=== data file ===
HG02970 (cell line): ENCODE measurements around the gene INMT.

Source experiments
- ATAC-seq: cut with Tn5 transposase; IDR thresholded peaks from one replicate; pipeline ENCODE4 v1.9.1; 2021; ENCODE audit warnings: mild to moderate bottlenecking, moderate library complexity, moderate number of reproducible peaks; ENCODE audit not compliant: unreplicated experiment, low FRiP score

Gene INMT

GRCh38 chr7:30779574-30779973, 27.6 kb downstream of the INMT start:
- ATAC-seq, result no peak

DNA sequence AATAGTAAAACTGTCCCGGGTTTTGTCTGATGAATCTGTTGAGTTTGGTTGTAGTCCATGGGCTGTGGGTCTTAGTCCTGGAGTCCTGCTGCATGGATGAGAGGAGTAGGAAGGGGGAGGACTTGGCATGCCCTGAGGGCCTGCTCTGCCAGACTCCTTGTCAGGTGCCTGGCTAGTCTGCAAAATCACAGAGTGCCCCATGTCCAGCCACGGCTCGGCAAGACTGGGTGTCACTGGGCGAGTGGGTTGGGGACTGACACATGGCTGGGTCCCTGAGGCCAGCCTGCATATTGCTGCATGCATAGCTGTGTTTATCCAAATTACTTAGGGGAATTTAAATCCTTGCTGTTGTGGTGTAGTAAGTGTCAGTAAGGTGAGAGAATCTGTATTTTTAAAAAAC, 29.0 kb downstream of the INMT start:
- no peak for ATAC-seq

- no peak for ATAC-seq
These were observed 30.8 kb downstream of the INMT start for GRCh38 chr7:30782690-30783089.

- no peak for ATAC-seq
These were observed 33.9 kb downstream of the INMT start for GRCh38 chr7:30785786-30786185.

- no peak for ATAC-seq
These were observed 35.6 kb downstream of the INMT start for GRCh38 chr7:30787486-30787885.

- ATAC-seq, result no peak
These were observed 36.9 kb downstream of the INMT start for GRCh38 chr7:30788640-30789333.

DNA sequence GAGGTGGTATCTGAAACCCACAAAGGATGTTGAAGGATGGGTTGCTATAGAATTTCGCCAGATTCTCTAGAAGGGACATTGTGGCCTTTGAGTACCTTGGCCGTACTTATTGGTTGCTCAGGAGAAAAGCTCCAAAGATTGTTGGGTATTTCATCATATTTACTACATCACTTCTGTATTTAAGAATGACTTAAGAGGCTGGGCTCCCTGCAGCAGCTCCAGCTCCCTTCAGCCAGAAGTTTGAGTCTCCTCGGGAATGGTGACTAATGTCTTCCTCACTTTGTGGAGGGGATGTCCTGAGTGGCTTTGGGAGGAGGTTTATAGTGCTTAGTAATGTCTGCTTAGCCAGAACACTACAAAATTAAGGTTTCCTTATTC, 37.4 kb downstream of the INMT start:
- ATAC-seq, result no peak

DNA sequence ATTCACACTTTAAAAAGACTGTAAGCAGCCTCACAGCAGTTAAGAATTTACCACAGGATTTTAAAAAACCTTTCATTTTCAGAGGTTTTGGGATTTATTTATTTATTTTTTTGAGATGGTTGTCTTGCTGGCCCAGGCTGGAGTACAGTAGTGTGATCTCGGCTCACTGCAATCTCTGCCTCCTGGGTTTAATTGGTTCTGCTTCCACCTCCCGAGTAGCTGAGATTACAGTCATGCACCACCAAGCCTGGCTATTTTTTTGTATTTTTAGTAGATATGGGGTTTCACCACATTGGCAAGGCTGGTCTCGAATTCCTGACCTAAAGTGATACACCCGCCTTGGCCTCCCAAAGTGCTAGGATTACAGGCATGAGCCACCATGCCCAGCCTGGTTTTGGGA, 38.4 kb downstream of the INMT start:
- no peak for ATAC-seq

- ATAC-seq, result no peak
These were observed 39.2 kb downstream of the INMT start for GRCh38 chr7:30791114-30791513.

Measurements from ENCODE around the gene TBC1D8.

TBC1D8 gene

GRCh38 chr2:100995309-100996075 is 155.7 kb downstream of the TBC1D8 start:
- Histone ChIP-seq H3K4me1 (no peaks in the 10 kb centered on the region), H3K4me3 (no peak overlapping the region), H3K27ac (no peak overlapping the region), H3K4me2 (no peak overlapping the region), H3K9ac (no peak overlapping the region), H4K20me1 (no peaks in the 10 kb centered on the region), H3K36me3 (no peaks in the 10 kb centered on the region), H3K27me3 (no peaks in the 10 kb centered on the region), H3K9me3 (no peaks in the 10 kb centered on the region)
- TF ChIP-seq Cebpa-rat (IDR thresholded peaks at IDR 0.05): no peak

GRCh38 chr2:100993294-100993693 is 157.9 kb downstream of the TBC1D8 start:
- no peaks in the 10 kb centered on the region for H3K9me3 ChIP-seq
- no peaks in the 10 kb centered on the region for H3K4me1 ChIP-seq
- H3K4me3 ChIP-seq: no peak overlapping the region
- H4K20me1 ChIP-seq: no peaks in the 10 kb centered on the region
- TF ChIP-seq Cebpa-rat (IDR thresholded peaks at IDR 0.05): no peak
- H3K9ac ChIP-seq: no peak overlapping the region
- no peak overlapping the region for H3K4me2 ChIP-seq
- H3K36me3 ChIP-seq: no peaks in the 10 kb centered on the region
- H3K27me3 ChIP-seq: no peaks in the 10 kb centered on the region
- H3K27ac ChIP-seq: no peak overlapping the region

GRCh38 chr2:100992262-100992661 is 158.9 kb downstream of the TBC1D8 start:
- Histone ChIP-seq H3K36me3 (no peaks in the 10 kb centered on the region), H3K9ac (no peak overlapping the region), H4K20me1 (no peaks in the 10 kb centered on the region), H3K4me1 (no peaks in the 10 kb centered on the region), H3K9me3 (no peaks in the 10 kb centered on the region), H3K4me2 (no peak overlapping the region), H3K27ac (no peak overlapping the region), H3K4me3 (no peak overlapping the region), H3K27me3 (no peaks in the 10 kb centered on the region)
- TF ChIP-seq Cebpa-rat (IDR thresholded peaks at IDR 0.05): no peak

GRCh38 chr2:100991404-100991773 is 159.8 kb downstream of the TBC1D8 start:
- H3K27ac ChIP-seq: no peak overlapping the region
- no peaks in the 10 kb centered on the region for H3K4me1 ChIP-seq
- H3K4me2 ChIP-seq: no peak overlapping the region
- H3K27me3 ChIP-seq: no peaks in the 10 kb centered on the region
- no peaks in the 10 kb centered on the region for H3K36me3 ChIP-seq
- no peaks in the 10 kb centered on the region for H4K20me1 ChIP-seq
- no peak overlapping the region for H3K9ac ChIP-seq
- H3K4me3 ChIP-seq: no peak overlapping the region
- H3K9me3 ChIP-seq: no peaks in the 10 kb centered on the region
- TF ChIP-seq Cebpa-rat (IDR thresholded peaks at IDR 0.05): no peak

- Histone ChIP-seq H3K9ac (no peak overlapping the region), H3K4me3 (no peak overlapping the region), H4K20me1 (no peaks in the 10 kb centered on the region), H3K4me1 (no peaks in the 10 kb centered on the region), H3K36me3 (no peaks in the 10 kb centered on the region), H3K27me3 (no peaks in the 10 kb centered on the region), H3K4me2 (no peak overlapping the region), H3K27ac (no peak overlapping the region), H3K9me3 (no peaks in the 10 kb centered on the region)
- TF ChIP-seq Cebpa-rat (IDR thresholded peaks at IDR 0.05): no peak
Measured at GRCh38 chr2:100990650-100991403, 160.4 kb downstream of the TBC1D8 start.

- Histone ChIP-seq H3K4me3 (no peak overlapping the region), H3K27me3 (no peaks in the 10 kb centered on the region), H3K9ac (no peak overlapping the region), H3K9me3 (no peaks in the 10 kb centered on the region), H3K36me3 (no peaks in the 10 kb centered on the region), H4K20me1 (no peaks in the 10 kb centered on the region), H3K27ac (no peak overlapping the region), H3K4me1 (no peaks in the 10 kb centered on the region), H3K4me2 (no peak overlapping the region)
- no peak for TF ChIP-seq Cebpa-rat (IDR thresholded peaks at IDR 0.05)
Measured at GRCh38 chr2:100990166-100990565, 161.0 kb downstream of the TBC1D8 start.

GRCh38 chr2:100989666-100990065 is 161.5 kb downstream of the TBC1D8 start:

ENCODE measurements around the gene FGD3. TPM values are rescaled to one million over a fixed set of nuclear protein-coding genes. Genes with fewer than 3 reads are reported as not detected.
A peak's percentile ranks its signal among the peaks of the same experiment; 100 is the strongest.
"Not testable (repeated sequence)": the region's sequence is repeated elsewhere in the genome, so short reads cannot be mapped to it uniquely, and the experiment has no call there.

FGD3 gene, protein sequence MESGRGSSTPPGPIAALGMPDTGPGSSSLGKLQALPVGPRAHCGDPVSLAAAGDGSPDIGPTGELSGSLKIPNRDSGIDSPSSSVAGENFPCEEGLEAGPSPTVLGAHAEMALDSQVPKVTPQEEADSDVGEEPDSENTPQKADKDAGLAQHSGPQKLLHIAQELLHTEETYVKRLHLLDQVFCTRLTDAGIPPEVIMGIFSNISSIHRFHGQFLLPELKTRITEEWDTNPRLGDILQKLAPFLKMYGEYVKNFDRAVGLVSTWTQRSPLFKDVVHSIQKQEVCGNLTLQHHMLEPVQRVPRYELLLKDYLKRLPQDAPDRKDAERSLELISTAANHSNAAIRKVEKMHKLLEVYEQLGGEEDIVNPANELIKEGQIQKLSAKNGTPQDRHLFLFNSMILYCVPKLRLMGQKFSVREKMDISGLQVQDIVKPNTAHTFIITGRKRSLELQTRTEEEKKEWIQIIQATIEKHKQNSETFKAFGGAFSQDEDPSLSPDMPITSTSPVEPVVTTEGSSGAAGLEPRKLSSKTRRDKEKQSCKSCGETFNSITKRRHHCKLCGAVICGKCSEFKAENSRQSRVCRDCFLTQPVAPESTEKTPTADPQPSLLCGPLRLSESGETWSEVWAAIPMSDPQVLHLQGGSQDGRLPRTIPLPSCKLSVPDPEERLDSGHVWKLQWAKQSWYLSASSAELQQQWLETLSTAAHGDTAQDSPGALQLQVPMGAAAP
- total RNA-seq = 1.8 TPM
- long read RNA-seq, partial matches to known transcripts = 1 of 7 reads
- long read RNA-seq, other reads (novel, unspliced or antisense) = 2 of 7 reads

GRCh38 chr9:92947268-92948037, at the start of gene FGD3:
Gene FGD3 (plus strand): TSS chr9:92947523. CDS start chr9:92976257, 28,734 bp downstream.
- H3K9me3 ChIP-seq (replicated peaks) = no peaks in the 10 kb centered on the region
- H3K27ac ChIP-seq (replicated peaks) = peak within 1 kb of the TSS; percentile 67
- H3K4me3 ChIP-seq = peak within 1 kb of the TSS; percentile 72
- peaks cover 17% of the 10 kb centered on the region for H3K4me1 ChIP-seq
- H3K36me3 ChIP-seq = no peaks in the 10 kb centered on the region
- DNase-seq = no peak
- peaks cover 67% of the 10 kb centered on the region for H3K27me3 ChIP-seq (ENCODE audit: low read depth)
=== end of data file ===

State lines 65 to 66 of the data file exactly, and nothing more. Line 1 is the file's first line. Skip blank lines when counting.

- long read RNA-seq, partial matches to known transcripts = 1 of 7 reads
- long read RNA-seq, other reads (novel, unspliced or antisense) = 2 of 7 reads